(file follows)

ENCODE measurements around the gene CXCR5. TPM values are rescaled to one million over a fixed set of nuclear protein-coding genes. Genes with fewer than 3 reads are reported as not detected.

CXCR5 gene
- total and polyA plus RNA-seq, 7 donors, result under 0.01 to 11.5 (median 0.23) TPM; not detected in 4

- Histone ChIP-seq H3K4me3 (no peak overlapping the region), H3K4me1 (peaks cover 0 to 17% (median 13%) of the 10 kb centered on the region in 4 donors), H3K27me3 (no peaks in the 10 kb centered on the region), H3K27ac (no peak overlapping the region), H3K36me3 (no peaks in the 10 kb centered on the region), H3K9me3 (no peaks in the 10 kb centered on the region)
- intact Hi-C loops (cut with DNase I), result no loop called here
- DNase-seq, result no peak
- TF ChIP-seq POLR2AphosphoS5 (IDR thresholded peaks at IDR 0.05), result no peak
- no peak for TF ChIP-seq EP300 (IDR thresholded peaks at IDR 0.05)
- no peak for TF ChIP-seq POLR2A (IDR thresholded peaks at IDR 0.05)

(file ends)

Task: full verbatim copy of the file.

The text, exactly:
ENCODE measurements around the gene CXCR5. TPM values are rescaled to one million over a fixed set of nuclear protein-coding genes. Genes with fewer than 3 reads are reported as not detected.

CXCR5 gene
- total and polyA plus RNA-seq, 7 donors, result under 0.01 to 11.5 (median 0.23) TPM; not detected in 4

- Histone ChIP-seq H3K4me3 (no peak overlapping the region), H3K4me1 (peaks cover 0 to 17% (median 13%) of the 10 kb centered on the region in 4 donors), H3K27me3 (no peaks in the 10 kb centered on the region), H3K27ac (no peak overlapping the region), H3K36me3 (no peaks in the 10 kb centered on the region), H3K9me3 (no peaks in the 10 kb centered on the region)
- intact Hi-C loops (cut with DNase I), result no loop called here
- DNase-seq, result no peak
- TF ChIP-seq POLR2AphosphoS5 (IDR thresholded peaks at IDR 0.05), result no peak
- no peak for TF ChIP-seq EP300 (IDR thresholded peaks at IDR 0.05)
- no peak for TF ChIP-seq POLR2A (IDR thresholded peaks at IDR 0.05)